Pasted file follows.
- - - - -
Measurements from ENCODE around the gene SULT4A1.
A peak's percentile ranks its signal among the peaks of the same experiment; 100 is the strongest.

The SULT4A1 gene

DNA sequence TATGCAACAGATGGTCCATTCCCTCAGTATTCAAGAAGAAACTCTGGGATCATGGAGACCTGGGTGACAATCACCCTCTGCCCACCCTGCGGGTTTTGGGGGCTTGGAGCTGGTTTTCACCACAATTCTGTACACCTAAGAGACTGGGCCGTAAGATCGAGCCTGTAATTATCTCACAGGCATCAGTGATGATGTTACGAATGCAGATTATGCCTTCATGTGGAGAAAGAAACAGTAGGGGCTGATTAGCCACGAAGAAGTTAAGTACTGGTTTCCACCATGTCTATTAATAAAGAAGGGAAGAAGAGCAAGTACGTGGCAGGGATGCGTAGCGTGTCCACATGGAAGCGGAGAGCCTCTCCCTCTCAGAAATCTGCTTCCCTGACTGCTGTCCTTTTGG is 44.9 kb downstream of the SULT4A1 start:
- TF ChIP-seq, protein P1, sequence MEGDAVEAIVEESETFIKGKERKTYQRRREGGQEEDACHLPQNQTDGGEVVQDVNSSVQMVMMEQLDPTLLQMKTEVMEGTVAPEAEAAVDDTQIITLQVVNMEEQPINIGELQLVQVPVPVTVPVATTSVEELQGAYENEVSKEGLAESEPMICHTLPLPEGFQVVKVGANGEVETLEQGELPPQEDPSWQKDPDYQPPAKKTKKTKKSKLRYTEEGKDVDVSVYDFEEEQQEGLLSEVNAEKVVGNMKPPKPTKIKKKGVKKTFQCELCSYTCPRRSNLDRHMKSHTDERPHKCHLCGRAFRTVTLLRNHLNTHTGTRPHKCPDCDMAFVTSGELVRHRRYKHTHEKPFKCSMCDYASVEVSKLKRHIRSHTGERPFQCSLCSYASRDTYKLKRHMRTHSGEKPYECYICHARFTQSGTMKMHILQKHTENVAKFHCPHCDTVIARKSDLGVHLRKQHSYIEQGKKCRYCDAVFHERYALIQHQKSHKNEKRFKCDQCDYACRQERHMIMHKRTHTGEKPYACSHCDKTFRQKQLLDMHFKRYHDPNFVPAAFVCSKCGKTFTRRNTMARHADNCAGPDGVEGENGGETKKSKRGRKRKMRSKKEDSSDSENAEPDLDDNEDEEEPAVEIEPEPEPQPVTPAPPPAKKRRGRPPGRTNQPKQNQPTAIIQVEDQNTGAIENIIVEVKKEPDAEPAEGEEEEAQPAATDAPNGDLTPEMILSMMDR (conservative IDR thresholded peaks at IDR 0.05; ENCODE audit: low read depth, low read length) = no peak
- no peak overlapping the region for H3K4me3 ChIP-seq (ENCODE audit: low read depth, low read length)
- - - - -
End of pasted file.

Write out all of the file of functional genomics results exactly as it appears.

Measurements from ENCODE around the gene SULT4A1.
A peak's percentile ranks its signal among the peaks of the same experiment; 100 is the strongest.

The SULT4A1 gene

DNA sequence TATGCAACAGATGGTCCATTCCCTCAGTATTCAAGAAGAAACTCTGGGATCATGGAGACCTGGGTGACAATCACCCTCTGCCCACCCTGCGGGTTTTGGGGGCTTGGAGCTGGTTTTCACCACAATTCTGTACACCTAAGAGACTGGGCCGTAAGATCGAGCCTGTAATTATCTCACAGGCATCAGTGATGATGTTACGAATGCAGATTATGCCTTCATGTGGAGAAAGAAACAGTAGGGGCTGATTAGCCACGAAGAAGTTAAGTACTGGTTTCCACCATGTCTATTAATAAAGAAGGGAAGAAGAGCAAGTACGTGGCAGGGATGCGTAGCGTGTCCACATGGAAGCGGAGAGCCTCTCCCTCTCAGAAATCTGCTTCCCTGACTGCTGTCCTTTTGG is 44.9 kb downstream of the SULT4A1 start:
- TF ChIP-seq, protein P1, sequence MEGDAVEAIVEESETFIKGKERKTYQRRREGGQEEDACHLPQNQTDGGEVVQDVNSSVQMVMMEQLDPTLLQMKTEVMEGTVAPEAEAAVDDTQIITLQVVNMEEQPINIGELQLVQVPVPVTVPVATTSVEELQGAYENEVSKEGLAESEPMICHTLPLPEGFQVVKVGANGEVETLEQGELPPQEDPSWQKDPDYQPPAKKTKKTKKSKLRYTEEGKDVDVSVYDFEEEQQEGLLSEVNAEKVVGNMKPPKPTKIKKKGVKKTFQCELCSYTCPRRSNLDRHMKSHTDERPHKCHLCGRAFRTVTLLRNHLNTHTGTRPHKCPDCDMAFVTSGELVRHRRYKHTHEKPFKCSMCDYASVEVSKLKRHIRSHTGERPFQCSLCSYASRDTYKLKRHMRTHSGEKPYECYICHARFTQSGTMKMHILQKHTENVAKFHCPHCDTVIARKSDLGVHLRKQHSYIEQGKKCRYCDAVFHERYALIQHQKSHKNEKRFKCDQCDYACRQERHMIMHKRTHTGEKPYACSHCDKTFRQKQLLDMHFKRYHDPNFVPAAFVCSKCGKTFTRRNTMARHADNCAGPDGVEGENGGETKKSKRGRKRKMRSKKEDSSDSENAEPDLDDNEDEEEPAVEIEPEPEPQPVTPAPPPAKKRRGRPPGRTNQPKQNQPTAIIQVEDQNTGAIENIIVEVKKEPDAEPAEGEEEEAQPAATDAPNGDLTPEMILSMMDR (conservative IDR thresholded peaks at IDR 0.05; ENCODE audit: low read depth, low read length) = no peak
- no peak overlapping the region for H3K4me3 ChIP-seq (ENCODE audit: low read depth, low read length)